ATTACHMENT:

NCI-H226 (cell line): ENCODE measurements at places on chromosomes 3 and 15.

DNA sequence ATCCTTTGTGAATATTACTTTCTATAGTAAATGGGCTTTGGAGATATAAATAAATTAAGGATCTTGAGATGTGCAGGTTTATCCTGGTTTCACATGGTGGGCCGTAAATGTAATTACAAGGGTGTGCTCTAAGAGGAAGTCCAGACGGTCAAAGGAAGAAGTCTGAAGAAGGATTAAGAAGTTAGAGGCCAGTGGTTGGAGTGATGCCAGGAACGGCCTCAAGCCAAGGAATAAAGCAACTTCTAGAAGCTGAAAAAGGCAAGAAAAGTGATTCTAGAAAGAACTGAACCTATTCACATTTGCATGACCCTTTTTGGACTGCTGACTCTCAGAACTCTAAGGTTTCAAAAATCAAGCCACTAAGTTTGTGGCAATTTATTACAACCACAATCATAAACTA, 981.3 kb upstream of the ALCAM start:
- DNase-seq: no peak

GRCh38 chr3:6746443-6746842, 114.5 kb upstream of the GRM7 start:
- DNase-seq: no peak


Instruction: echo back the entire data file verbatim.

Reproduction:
NCI-H226 (cell line): ENCODE measurements at places on chromosomes 3 and 15.

DNA sequence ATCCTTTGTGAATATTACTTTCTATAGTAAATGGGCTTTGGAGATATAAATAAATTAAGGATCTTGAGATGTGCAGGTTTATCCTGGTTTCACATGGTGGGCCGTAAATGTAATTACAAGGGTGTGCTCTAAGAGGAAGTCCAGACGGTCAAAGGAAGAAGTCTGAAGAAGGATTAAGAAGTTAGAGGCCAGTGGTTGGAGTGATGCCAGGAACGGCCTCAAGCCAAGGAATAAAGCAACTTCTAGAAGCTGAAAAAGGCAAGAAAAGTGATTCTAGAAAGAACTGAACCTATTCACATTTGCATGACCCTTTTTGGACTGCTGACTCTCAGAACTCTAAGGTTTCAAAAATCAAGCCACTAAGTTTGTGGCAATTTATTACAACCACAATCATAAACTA, 981.3 kb upstream of the ALCAM start:
- DNase-seq: no peak

GRCh38 chr3:6746443-6746842, 114.5 kb upstream of the GRM7 start:
- DNase-seq: no peak